From Faith To Religion

It is neither easy nor, perhaps, necessary to define the criteria whereby a faith, a way of devotion and commitment, such as the followers of Jesus gave to him in his lifetime and afterwards, turns into a religion. Such a question has institutional as well as conceptual aspects, and there is a difference between things as they saw them and our perception in the light of history. But a crucial moment must be Jesus' becoming an object of worship and prayer. The indications are that this preceded by some way the development of concepts that might give it formal validity. That is to say: if worship is something properly given only to the divine, then either to worship Jesus was implicitly to affirm his divinity or that which was offered to him before he was seen as divine was not truly worship; but the early stages of Christianity seem not to have observed these tidy distinctions.

Prayer to Jesus is evidenced very early—it is found in the language of Palestinian Christianity, Aramaic: maranatha, our Lord, come (1 Cor. 16:22). The belief in Jesus' exaltation to God's 'right hand' (Psa. 110:1; Acts 2:34-6) surely hastened the process: a heavenly, right-hand figure has a status of supreme mediator ship when it is a matter of approaching God. It is, however, often felt to be a revolutionary step when Jesus comes explicitly to be called 'God'—as he is most clearly of all within the New Testament in John 1:1, 18; 20:28; but compare Philippians 2:6-11 for an intermediate step. In one sense, this judgement is correct: Judaism affords no clear parallel to such exalted claims, certainly not with regard to someone who had so recently walked the earth and about whom memories and stories abounded (not to speak of his all too human suffering and death). It is here indeed that Judaism has seen, from the first century onwards, the blasphemy inherent in Christianity, surfacing already in the Gospel of John (e.g. John 5:18).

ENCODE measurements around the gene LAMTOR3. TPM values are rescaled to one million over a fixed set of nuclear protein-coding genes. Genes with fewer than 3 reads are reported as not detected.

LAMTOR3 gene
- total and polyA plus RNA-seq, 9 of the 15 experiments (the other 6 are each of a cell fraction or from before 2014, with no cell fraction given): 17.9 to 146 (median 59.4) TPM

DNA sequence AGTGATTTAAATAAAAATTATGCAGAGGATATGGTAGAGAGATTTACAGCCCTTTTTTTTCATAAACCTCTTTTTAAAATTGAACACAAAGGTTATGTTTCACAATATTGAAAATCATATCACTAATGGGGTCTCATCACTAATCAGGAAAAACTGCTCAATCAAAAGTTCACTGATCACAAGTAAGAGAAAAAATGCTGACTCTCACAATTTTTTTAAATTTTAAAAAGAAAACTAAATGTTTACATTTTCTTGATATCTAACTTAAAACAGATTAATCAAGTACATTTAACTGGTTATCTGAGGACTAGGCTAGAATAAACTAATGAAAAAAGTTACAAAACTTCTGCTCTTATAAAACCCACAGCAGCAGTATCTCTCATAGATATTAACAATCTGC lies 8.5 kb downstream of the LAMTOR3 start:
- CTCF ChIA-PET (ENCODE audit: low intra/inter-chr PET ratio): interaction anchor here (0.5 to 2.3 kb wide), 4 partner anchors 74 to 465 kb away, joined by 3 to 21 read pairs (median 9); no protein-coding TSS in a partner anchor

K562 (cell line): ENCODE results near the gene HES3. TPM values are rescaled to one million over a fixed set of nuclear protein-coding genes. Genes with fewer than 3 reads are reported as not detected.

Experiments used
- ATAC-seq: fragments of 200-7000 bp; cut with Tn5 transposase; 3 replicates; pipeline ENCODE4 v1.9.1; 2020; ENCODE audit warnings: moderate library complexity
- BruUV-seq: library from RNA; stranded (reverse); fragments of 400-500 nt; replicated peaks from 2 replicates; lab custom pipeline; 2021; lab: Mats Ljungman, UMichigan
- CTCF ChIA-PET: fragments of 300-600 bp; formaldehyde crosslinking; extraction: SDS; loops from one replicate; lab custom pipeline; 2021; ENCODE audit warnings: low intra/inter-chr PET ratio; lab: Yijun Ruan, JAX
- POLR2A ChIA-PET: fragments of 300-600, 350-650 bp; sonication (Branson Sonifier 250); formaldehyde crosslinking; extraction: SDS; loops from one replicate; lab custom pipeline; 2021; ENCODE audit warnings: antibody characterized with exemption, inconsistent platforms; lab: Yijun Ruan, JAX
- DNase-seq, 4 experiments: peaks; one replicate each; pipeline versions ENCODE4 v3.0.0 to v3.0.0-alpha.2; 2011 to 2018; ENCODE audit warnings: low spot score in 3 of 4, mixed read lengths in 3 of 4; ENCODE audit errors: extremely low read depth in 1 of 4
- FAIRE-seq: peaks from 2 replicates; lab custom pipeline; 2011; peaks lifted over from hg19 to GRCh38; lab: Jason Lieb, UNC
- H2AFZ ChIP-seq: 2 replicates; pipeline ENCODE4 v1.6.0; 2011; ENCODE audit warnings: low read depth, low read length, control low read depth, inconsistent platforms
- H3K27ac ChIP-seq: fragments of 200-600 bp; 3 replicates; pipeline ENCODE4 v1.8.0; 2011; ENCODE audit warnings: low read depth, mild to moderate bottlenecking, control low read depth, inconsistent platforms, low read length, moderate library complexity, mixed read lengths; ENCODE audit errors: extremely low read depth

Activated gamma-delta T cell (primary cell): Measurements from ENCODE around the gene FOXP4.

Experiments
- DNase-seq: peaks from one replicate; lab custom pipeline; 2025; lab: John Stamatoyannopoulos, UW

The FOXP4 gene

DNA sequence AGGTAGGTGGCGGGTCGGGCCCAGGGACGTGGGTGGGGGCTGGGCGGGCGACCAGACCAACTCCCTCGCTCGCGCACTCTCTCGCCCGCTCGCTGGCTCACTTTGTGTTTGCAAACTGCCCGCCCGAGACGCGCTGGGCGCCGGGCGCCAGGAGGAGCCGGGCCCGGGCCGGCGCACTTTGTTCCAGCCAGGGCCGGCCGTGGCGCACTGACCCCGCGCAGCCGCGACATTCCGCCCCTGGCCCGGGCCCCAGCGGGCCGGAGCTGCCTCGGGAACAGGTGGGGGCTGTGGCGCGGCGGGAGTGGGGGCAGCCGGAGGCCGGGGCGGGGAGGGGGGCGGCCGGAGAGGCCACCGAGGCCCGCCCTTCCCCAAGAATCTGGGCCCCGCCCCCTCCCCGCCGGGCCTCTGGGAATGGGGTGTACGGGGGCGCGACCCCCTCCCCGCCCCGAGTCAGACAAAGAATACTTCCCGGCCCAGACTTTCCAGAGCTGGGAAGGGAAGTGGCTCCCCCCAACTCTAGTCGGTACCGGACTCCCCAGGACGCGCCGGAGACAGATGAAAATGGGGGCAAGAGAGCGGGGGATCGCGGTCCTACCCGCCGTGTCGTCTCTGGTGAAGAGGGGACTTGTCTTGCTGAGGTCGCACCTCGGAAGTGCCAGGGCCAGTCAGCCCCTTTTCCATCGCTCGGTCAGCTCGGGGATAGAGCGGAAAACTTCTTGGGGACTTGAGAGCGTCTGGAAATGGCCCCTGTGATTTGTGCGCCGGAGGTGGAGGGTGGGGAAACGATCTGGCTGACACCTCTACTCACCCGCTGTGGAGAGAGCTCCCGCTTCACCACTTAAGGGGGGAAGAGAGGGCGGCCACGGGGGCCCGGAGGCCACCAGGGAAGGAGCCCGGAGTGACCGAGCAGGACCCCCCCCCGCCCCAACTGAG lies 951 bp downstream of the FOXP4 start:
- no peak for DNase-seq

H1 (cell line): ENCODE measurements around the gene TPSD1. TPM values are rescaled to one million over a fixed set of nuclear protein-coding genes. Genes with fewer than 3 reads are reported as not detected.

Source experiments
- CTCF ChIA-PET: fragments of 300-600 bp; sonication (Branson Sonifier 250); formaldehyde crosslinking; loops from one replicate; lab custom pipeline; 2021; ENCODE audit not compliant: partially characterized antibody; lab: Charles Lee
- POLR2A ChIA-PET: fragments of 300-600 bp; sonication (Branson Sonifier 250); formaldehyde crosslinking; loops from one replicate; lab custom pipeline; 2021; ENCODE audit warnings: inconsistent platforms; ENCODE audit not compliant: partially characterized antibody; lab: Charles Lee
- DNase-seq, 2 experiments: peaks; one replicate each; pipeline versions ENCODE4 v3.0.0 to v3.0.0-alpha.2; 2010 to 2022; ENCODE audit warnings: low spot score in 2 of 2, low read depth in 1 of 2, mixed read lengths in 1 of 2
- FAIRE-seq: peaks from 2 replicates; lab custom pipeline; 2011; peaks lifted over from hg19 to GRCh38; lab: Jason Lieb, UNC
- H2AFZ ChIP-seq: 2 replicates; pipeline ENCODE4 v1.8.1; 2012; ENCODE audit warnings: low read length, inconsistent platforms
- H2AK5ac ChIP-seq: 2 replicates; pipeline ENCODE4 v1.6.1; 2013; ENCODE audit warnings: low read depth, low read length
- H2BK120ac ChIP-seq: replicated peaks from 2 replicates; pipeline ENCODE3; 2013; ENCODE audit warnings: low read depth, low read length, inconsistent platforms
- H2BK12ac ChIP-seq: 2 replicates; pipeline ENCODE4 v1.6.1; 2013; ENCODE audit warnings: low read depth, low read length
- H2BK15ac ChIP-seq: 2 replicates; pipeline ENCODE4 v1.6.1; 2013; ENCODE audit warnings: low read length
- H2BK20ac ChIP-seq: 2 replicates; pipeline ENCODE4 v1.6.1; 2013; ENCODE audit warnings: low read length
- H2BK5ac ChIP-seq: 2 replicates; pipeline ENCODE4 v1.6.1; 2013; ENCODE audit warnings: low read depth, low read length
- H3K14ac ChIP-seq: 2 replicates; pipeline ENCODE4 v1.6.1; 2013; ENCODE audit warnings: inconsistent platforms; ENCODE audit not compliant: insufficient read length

Yet once again the picture is less clear than has often been thought. Judaism's unambiguous monotheism, which came to stamp on all ideas that might seem to dilute it, was itself partly in reaction against Christianity's intolerable assertion of Jesus' divinity. The Judaism of the turn of the eras was in fact densely populated with heavenly mediators between God and the human race—not indeed divine, but conveyors of divine power, divine gifts and divine will. Angels, great figures of Israel's past now in heaven, like Enoch, Moses and Elijah, personified attributes of God like 'wisdom' and 'word'—all these, depicted vividly in the Jewish literature of the period, provided a basis for that small yet revolutionary and decisive shift which occurred in the case of Jesus—to identification as himself 'God'. It took conceptual elaboration in the terms of Greek philosophy to give anything like coherence to this way of thinking of Jesus—and the more Christianity advanced down that road, from the second century onwards, the more it was moving away from Jewish roots and developing its own independent terminology, making mutual comprehension with Judaism virtually impossible from then on. But in the immediate setting of Christianity's beginnings, communication, or at any rate common ground, was by no means lacking, and the factor that made the decisive difference was the extreme character of the devotion, amounting to worship, accorded to the human figure of Jesus, whose death and vindication were seen in the ways that have been described.

The development of divine language about him was aided too by the common Jewish understanding of the virtual identity brought about when a person bestows authority on an agent or a son who can serve as his plenipotentiary. It was probably in this framework that Jewish writers sometimes referred to a hero like Moses as 'God' or 'second God' (cf. Exod. 7:1 as a biblical basis). The Gospel of John shows clear evidence of this style of thinking, using it as the dominant model for Jesus' relation to God—and indeed for Jesus' followers' relation to himself (John 13:16; 20:21). It seems that this framework goes a long way to showing how this writer saw Jesus as 'God'. Certainly it would be anachronistic to attribute to him anything like the later Platonist framework in the light of which his words came to be read. In John it is one strand in the unprecedented concentration of terms and images used to describe the supreme role of Jesus—and that is where the innovative character of the book's achievement is to be located. So concentrated and pervasive is the supremacy of Jesus that there is indeed ground for seeing here a new religion; and the writer himself is not slow to recognize its incompatibility with the religion of 'the Jews' (John 9:22; 16:2) (Hurtado 1988; Borgen 1986).

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